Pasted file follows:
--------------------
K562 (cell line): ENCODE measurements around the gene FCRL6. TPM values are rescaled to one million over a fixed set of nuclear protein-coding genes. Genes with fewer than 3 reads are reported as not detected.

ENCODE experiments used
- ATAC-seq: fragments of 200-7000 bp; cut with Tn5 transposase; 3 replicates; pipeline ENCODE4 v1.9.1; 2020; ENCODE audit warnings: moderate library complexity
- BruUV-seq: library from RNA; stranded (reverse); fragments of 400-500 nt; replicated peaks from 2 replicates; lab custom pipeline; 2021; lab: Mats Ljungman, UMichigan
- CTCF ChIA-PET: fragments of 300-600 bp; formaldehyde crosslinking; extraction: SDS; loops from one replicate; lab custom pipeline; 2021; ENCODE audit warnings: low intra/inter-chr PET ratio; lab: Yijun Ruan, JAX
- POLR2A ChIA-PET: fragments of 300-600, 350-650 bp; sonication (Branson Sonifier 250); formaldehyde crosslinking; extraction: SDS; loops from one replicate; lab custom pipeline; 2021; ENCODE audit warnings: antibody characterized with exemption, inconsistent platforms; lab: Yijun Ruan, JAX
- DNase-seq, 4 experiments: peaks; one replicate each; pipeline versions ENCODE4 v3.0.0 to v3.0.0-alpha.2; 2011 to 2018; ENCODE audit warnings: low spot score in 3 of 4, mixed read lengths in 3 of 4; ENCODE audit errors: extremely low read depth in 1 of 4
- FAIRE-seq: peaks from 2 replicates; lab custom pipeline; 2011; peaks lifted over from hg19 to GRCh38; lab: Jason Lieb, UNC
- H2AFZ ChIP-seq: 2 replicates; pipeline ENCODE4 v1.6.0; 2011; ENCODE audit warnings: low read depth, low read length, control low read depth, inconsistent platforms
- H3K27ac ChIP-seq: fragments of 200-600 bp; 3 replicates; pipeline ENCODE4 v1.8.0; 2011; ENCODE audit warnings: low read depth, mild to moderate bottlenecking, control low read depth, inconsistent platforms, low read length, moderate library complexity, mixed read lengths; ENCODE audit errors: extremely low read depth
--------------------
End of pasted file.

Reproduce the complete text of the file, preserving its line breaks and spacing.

K562 (cell line): ENCODE measurements around the gene FCRL6. TPM values are rescaled to one million over a fixed set of nuclear protein-coding genes. Genes with fewer than 3 reads are reported as not detected.

ENCODE experiments used
- ATAC-seq: fragments of 200-7000 bp; cut with Tn5 transposase; 3 replicates; pipeline ENCODE4 v1.9.1; 2020; ENCODE audit warnings: moderate library complexity
- BruUV-seq: library from RNA; stranded (reverse); fragments of 400-500 nt; replicated peaks from 2 replicates; lab custom pipeline; 2021; lab: Mats Ljungman, UMichigan
- CTCF ChIA-PET: fragments of 300-600 bp; formaldehyde crosslinking; extraction: SDS; loops from one replicate; lab custom pipeline; 2021; ENCODE audit warnings: low intra/inter-chr PET ratio; lab: Yijun Ruan, JAX
- POLR2A ChIA-PET: fragments of 300-600, 350-650 bp; sonication (Branson Sonifier 250); formaldehyde crosslinking; extraction: SDS; loops from one replicate; lab custom pipeline; 2021; ENCODE audit warnings: antibody characterized with exemption, inconsistent platforms; lab: Yijun Ruan, JAX
- DNase-seq, 4 experiments: peaks; one replicate each; pipeline versions ENCODE4 v3.0.0 to v3.0.0-alpha.2; 2011 to 2018; ENCODE audit warnings: low spot score in 3 of 4, mixed read lengths in 3 of 4; ENCODE audit errors: extremely low read depth in 1 of 4
- FAIRE-seq: peaks from 2 replicates; lab custom pipeline; 2011; peaks lifted over from hg19 to GRCh38; lab: Jason Lieb, UNC
- H2AFZ ChIP-seq: 2 replicates; pipeline ENCODE4 v1.6.0; 2011; ENCODE audit warnings: low read depth, low read length, control low read depth, inconsistent platforms
- H3K27ac ChIP-seq: fragments of 200-600 bp; 3 replicates; pipeline ENCODE4 v1.8.0; 2011; ENCODE audit warnings: low read depth, mild to moderate bottlenecking, control low read depth, inconsistent platforms, low read length, moderate library complexity, mixed read lengths; ENCODE audit errors: extremely low read depth